During this period, Heavy Metal also ran interviews with certain key creators – Jeronaton, Enki Bilal, Moebius, Philippe Druillet and Guido Crepax. In most cases, these were the first English-language interviews with these creators and exposed the readers of Heavy Metal to more than just their art. Jeronaton was all over the place, but the Druillet and Bilal interviews are excellent insights into the artistic and creative influences that shaped them and their productions.

Scattered among the columns were some top-notch comics work. Berni Wrightson, Spain Rodriguez, Joost Swarte, Guido Crepax, Howard Cruse and Matt Howarth showed up in Heavy Metal for the first time during this period and a lot more of Rick Veitch and Steve Bissette’s work was also evident. Several of Caza’s pieces from Pilote appeared, as did a lot of older Moebius material – including a great strip from when he was going by Gir. Ted White even did a few strips with Ernie Colon. Chaykin didn’t show up, but early Corben did – from the period before he discovered the airbrush.
 

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May 1980 – Page 24 House Ad

 
Despite the fact that he oversaw one of the best issues of Heavy Metal ever produced – the Rock Issue, October 1980 – Ted White did not make it to the end of the year. The last issue he edited was November 1980, but the columns made their last appearance in the December issue, which makes me think that his departure was fairly abrupt. Controversy may be good for raising awareness of a publication, but when the self-identified long-term readers[3] start complaining about the format of a magazine that they have grown to love, it’s time to make hard decisions.

After acknowledging that “[s]ome of the ideas worked, others didn’t,” the editorial in the December 1980 issue laid out the new status quo and claimed that White “is now relinquishing his duties as editor to devote his time to two novels and his new record company.” He was scheduled to do a tribute to Will Eisner in an upcoming issue and wrote a few follow-up comics, so the split wasn’t entirely acrimonious.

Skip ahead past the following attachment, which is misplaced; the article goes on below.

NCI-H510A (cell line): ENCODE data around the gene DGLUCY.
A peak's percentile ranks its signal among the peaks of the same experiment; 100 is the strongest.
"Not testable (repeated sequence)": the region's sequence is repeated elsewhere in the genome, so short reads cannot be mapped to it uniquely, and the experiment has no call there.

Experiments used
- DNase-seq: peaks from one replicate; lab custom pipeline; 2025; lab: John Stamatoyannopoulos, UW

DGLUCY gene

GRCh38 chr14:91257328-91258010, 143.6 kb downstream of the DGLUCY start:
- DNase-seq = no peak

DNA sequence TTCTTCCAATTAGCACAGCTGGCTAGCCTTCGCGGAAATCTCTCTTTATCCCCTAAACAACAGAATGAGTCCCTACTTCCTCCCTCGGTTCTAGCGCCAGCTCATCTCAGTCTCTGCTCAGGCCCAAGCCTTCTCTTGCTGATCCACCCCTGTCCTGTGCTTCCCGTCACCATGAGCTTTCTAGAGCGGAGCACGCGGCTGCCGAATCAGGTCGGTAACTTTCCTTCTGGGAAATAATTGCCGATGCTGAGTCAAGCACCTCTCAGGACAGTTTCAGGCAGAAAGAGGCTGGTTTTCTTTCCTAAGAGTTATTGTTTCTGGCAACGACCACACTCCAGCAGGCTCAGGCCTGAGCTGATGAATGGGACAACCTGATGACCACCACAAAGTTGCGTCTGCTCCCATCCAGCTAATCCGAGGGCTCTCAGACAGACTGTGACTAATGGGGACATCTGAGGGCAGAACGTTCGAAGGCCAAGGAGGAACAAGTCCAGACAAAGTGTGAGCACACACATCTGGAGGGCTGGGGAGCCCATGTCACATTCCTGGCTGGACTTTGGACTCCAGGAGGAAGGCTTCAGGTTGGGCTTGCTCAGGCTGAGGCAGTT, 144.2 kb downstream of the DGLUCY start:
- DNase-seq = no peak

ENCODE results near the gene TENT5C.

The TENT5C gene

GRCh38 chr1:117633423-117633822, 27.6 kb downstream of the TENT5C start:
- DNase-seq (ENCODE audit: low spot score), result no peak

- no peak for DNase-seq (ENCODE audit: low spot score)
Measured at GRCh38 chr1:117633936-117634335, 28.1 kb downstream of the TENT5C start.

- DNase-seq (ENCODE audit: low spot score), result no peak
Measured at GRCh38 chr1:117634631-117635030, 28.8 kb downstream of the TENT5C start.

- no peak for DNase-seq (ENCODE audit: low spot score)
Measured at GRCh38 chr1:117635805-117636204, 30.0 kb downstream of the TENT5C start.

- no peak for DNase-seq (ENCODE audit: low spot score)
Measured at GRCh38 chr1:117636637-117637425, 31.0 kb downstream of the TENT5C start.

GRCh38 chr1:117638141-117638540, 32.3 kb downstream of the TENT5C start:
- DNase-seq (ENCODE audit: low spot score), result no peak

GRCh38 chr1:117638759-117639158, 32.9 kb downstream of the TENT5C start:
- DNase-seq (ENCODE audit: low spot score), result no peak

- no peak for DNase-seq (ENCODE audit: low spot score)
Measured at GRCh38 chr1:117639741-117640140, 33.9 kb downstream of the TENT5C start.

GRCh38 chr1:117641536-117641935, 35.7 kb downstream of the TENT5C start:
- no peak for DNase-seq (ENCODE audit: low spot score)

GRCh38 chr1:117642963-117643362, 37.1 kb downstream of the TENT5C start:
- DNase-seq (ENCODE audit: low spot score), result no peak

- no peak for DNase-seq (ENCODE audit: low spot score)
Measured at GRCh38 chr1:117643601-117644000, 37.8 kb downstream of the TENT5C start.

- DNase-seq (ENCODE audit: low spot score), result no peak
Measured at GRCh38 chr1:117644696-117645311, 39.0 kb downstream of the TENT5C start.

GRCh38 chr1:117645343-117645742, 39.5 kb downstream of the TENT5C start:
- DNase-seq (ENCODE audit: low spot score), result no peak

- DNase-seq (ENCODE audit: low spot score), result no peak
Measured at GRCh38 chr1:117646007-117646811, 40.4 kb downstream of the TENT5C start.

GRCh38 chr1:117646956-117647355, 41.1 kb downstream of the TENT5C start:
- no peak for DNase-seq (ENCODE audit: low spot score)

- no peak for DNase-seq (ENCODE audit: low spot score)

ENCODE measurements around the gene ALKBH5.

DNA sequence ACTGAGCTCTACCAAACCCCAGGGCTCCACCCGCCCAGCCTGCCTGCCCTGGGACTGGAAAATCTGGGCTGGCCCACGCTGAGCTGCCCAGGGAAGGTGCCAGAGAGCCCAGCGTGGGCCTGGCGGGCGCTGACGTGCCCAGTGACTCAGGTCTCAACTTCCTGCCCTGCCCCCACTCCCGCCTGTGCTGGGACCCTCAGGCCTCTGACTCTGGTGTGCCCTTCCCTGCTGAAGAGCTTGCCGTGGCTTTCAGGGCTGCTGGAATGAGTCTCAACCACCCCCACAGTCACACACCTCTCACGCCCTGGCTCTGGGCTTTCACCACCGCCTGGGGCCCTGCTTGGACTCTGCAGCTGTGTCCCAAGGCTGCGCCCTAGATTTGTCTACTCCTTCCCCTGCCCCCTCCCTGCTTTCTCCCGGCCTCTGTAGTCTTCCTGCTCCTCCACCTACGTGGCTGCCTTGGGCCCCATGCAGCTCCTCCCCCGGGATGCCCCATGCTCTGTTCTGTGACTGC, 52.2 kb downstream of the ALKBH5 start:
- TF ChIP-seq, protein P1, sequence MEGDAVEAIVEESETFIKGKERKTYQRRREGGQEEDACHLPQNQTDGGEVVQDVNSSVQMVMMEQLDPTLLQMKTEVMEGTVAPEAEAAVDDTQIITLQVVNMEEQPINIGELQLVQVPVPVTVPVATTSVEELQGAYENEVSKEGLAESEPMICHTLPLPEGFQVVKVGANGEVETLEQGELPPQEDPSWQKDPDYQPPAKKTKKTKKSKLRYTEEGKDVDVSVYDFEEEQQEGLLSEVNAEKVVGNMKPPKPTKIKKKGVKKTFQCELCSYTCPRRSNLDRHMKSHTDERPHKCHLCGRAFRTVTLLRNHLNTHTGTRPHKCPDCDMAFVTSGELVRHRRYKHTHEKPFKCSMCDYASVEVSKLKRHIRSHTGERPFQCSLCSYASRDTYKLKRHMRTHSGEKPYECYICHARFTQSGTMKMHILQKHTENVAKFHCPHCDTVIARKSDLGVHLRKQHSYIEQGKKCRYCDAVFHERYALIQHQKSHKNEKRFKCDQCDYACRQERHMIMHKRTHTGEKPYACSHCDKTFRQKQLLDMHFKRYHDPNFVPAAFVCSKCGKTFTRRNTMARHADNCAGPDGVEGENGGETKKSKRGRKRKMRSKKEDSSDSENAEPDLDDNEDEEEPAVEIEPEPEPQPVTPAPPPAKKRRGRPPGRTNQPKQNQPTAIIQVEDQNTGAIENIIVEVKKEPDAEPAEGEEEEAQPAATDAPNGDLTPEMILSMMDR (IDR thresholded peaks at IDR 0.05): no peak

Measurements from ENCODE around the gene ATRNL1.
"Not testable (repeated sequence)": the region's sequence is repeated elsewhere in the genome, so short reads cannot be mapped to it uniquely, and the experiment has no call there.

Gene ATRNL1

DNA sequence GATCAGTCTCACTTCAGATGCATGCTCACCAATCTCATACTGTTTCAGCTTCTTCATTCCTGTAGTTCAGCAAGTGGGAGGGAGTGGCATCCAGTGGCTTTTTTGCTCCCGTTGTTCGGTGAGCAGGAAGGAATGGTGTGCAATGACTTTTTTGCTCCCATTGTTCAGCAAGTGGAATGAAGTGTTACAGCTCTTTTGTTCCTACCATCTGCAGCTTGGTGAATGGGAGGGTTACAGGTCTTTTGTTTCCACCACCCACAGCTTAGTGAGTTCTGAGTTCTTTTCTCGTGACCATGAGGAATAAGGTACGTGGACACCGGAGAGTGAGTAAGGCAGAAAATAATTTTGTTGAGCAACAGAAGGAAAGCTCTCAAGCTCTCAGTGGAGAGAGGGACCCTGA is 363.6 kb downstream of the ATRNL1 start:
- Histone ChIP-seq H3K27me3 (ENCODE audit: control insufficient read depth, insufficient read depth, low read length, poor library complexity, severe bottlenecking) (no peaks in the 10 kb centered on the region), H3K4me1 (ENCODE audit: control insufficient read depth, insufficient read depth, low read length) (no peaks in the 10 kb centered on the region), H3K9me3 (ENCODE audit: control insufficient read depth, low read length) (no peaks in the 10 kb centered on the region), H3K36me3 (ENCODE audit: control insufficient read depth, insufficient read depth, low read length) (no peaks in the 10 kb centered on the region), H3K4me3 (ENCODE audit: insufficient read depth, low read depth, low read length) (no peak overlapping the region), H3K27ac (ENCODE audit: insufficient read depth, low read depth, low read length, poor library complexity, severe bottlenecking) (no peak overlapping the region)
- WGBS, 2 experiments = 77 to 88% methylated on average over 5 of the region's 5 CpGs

Some of the changes that came out of 1980 were subtle– the overt drug references didn’t go away, but the rolling paper ads were replaced by ads for stereo equipment and science fiction book clubs. Guest editorials and commentary continued in later issues, as did interviews. White introduced a portfolio section, which showed off samples of art books by Syd Mead and HR Giger. This was later resurrected as a general presentation feature called Dossier that ran for years.
 

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July 1980 – Page 22 Romance by Caza

 
If you were to cleave the history of Heavy Metal into distinct periods, the Year of Ted White makes a neat dividing line between the fast and loose production values of the early years and the more professional publication that was eventually given to Julie Simmons-Lynch. It’s a shame that it was only a year, though.

 



[1] Druillet had an excellent piece published in the same issue.

[2] A letter in the May letter column starts by asking the rhetorical question “What is the most useless person in the world?” and answering it with “A rock critic” then goes on to argue that New Wave music is terrible by citing the complete lack of talent exhibited by Devo, Elvis Costello and the Talking Heads.

[3] Of a magazine that’s just over three years old